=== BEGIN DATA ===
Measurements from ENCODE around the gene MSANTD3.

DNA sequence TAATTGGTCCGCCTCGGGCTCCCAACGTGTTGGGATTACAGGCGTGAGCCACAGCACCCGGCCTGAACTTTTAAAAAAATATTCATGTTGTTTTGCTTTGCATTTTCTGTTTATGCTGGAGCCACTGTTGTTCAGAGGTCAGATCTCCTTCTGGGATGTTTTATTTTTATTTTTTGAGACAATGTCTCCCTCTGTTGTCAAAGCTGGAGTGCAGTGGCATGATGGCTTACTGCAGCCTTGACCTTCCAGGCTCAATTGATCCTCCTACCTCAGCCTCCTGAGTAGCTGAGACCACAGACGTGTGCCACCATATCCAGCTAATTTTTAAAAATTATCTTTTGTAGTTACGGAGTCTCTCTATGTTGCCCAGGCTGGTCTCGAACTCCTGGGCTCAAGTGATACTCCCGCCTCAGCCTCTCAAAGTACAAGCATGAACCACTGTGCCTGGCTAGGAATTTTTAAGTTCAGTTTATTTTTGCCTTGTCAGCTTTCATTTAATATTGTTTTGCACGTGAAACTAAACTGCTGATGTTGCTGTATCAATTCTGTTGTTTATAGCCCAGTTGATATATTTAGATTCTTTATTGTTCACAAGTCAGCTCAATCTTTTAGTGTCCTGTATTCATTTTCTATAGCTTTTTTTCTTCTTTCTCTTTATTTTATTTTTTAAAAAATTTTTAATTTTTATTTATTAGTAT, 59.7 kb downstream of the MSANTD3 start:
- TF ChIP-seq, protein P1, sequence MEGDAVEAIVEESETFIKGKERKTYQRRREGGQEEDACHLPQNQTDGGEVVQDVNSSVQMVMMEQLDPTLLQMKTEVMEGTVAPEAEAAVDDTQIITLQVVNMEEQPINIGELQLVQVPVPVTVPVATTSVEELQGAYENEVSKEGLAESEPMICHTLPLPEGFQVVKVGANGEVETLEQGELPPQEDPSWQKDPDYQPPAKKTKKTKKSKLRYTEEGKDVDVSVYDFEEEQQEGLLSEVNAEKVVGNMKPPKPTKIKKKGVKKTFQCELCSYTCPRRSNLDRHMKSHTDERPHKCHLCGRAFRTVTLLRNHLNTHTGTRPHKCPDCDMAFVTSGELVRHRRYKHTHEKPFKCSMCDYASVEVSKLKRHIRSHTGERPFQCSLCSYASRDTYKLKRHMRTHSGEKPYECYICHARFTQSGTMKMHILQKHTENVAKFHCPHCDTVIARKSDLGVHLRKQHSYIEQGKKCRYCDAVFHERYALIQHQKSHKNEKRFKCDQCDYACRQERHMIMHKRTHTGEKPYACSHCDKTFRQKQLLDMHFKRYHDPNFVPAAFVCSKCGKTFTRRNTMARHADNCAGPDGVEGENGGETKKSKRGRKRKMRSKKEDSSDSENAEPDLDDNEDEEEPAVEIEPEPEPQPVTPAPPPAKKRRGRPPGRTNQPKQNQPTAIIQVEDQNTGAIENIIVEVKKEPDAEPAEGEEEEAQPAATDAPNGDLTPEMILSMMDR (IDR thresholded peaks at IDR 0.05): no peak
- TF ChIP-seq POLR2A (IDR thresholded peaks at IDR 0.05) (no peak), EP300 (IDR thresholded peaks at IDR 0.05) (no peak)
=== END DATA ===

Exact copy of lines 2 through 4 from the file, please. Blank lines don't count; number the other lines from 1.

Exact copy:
DNA sequence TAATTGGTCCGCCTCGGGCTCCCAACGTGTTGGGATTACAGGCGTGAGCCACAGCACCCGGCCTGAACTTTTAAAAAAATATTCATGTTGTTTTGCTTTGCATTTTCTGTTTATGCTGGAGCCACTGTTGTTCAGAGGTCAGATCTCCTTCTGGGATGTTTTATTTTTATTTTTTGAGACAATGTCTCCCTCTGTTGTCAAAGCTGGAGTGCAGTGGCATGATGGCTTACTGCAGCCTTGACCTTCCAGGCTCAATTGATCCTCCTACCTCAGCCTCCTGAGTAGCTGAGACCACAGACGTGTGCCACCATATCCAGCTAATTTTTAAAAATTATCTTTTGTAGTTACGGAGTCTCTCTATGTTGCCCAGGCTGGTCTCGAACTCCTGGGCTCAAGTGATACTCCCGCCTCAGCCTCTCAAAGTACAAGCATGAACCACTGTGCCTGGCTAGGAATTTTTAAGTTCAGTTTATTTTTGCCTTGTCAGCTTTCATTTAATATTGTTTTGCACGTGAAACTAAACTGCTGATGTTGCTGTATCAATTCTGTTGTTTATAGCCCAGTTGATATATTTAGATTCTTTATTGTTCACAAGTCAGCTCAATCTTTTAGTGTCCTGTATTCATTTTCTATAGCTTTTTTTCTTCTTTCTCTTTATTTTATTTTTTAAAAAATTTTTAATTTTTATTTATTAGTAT, 59.7 kb downstream of the MSANTD3 start:
- TF ChIP-seq, protein P1, sequence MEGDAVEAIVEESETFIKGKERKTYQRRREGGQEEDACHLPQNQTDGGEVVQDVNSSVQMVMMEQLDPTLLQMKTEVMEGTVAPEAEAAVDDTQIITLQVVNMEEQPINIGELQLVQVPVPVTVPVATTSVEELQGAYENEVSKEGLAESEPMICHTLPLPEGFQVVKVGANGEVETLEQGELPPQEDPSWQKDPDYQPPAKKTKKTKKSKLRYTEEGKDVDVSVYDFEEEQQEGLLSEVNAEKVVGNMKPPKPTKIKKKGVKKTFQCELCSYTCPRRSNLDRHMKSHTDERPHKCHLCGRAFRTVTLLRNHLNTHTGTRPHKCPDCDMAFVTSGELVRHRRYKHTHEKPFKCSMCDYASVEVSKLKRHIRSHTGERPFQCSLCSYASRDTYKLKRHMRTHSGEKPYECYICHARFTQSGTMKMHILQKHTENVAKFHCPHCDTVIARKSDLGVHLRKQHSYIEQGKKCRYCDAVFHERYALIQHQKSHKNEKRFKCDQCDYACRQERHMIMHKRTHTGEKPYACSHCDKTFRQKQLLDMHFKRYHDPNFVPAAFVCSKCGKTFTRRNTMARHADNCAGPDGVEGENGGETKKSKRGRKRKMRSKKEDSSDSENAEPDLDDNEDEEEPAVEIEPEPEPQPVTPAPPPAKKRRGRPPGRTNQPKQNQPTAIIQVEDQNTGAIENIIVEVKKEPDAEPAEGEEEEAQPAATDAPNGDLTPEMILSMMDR (IDR thresholded peaks at IDR 0.05): no peak
- TF ChIP-seq POLR2A (IDR thresholded peaks at IDR 0.05) (no peak), EP300 (IDR thresholded peaks at IDR 0.05) (no peak)